Airthings Masters SF: Advantage Radjabov, Aronian

by Carlos Alberto Colodro
12/31/2020 – Levon Aronian and Teimour Radjabov kicked off the semifinals of the Airthings Masters with mini-match victories over Maxime Vachier-Lagrave and Daniil Dubov respectively. They both reached game 4 ahead on the scoreboard and saw their opponents overpush in must-win situations. | Photo: FIDE

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Trapped knights

Levon Aronian has lost only one game so far in the Airthings Masters — he was defeated by David Anton in the last round of the preliminary stage, when he had already secured a spot in the knockout. He obtained a convincing victory over online-blitz specialist Hikaru Nakamura in the quarterfinals and is now ahead on the scoreboard in the semifinals against Maxime Vachier-Lagrave, another rapid-play expert.

If the Armenian continues his run of good form on Friday, he will face either Teimour Radjabov or Daniil Dubov in the final of the Champions Chess Tour’s second competition. After eliminating Magnus Carlsen in a memorable match, Dubov needs to win on demand in the second mini-match against Radjabov, as the Azerbaijani kept a steady hand to get a 3:1 win in the first ‘set’ of the semifinal.

With an uncommon year coming to an end, we join Radjabov in wishing all our readers a happy new year. Luckily for us chess followers, from the very first day of 2021 we will get to see four of the best players in the world showing what they are capable of in an event whose existence we could not have predicted exactly a year ago!

Airthings Masters

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Aronian 3 : 1 Vachier-Lagrave

On more than one occasion Aronian has stated that the Berlin Defence provides plenty of fighting opportunities if the players are willing to enter unexplored territories, and he showed that is the case in both his games with black on Thursday.

In the first encounter of the day, the Armenian came out on top after the opening and saw his opponent voluntarily placing his knight on the rim on move 27:

 

The engines consider Vachier-Lagrave’s 27.Nxa7 to be the best move in the position, but it is never easy for a human to play with a piece that far from the action and with almost no mobility — Black played 27...c6 immediately, taking away all of the knight’s escape squares.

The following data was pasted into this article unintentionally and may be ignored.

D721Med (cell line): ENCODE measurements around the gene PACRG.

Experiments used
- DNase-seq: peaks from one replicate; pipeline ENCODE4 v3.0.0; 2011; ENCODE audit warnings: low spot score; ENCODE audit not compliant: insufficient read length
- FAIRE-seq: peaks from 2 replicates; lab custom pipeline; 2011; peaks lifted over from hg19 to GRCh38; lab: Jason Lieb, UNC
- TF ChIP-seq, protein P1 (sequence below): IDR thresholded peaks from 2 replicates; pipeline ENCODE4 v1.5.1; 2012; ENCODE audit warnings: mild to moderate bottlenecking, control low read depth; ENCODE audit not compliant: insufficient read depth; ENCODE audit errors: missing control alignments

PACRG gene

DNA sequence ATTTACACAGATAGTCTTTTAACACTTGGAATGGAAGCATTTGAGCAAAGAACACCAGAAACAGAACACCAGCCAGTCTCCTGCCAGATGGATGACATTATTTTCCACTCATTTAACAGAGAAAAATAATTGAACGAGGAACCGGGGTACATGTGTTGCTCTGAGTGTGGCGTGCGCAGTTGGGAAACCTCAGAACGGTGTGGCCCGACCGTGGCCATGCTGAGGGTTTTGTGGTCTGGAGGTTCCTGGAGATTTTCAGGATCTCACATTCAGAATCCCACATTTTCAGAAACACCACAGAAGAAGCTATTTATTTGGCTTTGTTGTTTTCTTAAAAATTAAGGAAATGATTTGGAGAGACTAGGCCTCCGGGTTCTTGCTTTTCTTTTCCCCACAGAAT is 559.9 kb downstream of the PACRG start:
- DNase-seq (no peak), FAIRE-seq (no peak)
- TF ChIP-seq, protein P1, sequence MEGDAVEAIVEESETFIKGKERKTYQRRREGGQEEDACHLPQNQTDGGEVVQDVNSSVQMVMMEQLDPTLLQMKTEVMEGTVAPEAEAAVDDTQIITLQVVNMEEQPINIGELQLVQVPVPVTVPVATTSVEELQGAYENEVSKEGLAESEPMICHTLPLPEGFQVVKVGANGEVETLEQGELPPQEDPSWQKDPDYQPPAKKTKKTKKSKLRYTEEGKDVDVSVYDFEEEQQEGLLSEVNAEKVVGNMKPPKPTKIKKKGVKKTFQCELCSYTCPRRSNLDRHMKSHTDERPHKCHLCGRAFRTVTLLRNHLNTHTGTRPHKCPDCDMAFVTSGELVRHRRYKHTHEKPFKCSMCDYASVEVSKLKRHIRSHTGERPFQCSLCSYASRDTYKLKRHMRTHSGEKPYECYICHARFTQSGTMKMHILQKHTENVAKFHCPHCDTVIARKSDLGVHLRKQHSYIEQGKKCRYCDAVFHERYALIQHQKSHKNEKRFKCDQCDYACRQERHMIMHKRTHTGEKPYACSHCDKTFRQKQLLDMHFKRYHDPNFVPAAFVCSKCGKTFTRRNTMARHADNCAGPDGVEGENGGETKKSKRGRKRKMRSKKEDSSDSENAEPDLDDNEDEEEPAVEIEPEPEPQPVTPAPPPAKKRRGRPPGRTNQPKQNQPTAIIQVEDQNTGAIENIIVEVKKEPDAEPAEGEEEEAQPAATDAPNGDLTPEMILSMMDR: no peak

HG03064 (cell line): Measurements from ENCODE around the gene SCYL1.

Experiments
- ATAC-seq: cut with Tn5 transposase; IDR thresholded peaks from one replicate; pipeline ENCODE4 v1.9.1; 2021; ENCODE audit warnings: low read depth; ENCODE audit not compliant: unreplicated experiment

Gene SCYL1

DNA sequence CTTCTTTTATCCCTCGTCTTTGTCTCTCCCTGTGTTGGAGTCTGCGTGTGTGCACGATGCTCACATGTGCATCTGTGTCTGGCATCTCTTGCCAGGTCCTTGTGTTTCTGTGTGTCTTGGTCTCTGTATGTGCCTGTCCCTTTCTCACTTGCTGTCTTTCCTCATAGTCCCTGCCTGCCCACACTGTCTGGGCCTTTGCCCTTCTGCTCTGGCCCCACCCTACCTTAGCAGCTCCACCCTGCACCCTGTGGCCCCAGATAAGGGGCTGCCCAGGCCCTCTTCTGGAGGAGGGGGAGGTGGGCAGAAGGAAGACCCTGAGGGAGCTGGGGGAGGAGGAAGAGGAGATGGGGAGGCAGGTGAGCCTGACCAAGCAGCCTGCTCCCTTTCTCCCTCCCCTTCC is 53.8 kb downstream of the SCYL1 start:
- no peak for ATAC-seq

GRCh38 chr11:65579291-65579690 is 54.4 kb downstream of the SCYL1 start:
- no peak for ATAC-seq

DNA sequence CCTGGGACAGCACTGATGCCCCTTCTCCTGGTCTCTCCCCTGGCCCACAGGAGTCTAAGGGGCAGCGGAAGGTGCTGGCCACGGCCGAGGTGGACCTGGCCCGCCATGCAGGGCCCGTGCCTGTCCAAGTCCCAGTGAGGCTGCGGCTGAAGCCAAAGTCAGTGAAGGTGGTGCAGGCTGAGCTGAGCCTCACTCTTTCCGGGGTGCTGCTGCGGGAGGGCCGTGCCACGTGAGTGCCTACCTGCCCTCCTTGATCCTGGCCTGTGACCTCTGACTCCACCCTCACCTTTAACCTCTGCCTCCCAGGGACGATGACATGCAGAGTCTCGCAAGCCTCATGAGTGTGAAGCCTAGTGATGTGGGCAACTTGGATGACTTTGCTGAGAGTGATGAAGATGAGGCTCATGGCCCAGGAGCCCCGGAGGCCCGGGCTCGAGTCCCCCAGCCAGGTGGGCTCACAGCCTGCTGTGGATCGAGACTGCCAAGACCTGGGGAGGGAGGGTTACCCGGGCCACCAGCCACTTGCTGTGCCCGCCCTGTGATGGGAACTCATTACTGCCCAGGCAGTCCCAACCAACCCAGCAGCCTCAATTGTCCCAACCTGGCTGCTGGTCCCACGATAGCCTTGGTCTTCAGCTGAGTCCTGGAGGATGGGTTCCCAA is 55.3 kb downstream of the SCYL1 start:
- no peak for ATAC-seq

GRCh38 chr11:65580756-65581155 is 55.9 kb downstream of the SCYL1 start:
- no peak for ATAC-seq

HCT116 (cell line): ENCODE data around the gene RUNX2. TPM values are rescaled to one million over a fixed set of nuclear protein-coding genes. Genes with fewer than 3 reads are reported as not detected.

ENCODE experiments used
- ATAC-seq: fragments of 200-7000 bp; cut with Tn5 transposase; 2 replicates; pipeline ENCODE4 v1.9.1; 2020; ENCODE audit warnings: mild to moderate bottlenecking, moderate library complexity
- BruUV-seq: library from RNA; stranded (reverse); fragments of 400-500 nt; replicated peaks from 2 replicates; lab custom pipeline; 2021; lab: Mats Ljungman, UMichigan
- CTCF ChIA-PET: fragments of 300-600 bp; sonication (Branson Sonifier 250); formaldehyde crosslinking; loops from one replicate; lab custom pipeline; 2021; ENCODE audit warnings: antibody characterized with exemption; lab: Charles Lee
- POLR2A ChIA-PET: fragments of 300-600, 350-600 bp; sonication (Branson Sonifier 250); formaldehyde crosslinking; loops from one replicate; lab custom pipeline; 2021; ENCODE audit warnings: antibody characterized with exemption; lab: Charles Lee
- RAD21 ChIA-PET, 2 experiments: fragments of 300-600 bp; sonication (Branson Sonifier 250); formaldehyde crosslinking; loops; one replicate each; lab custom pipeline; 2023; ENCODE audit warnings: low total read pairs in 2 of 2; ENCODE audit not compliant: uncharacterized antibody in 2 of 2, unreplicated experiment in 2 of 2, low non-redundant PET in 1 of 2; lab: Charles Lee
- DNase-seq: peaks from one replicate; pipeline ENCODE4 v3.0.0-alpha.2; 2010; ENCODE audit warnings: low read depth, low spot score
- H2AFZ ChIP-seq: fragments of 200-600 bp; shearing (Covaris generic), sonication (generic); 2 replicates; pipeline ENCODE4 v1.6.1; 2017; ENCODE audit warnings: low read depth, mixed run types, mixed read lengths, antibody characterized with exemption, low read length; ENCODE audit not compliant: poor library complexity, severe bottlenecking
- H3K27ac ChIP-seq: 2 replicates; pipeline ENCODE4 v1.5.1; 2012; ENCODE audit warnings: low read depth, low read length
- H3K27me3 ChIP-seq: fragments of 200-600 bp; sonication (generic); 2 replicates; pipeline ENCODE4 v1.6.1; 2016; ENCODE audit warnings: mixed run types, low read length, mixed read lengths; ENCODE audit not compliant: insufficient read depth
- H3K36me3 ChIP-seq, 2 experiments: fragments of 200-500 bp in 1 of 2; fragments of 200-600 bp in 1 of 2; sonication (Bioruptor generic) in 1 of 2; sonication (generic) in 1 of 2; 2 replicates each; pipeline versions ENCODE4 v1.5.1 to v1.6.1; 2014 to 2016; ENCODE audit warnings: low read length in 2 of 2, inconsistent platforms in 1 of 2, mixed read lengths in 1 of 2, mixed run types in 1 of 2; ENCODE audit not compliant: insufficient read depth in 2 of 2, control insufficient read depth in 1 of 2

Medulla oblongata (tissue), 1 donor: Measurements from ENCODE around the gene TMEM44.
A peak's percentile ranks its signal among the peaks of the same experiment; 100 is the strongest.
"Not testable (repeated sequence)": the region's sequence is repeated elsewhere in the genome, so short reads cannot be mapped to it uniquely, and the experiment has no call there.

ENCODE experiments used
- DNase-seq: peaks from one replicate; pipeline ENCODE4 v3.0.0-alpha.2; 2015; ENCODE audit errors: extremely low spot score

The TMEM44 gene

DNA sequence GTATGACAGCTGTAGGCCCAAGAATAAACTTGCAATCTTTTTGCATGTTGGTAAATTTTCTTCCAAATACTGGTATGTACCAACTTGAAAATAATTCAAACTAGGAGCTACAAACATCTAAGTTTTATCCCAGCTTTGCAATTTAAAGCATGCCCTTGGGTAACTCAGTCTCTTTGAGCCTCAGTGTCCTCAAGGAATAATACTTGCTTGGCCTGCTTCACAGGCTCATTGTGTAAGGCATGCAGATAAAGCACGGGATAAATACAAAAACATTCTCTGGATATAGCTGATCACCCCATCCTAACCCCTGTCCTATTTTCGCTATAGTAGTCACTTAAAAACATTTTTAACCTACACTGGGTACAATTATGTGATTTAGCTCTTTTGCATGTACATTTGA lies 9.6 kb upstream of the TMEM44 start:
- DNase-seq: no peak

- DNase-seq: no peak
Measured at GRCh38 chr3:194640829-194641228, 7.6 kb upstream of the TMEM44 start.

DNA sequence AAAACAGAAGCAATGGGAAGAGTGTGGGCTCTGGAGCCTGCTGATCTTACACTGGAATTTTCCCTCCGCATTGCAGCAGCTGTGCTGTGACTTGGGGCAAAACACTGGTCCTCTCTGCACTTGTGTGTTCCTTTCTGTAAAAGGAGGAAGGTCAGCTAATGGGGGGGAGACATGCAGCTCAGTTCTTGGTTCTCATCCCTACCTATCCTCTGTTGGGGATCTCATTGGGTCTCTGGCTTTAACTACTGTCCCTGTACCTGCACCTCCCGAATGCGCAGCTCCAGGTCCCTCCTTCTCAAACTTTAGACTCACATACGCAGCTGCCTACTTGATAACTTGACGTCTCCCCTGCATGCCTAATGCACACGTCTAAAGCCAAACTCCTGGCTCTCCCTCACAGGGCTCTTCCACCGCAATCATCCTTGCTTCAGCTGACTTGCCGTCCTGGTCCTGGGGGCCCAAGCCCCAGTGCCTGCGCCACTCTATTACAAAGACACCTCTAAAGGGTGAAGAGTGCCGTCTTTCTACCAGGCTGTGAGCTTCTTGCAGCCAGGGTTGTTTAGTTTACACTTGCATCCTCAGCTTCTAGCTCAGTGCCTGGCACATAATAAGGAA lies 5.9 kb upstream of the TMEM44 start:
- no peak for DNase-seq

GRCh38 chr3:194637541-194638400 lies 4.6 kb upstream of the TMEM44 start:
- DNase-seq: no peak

Aronian was in the driver’s seat, and he slowly increased the pressure — as one does in these queenless positions — transferring his king to the queenside to capture the unfortunate knight:

 

33...Kb7 and White soon gave up his knight for the c6-pawn. Vachier-Lagrave defended stubbornly until move 67, but to no avail — Aronian did not falter in the final, technical phase.

A draw in game 2 was followed by another Berlin. This time around, it was Aronian who had a knight stuck on the edge of the board:

 

Black’s knight had been sitting still on h4 since move 22, and White finally got to attack it in the diagrammed position with 37.Kg3. Unlike MVL’s knight in the first game, however, Black can save his piece here with 37...g5. Aronian had been defending a tough position, and he continued to do so until move 46, when a triple repetition meant the Armenian would go into the last rapid game of the day only needing a draw to win the set.

In the last game of the day, Vachier-Lagrave tried but could not get anything going with the black pieces. The Frenchman now needs a win to force a blitz tiebreaker on day 2 of the semis.

 

Select an entry from the list to switch between games

Radjabov 3 : 1 Dubov

As mentioned by Peter Leko during the commentary webcast, Radjabov is a player that has the ability to both play solid chess and show great tactical strength when needed. Leko explained that the Azerbaijani learned this as a young prodigy, when he played sharp openings against the likes of Kasparov or Kramnik and was duly punished by ‘correct’, strategic play once he made the slightest mistake.

This ability served him well against the ever-dangerous Dubov in the first set of their semifinal clash. In game 3, Radjabov got a strategic advantage out of the opening, to which his opponent reacted appropriately, defending his weaknesses until entering what seemed to be a savable endgame. The Azerbaijani kept putting pressure, though, until an imprecision by Dubov allowed him to grab a pawn:

 

The material is even, but White’s knight is ready to attack Black’s weak pawns on the kingside with Dubov’s king far from the action. A move like 70...Rb2 would have maintained the tension, while the committal 70...f6 led to 71.Rd2 Be5 (71...Rb4 was better) 72.Nxf6:

 

Radjabov needed ten more moves to convert this position into his first win of the semifinals.

In a must-win situation, Dubov tried to complicate matters out of a Sicilian, but it was Radjabov who got the upper hand in the middlegame. The Azerbaijani ended up collecting another victory after 53 moves.

 

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Carlos Colodro is a Hispanic Philologist from Bolivia. He works as a freelance translator and writer since 2012. A lot of his work is done in chess-related texts, as the game is one of his biggest interests, along with literature and music.

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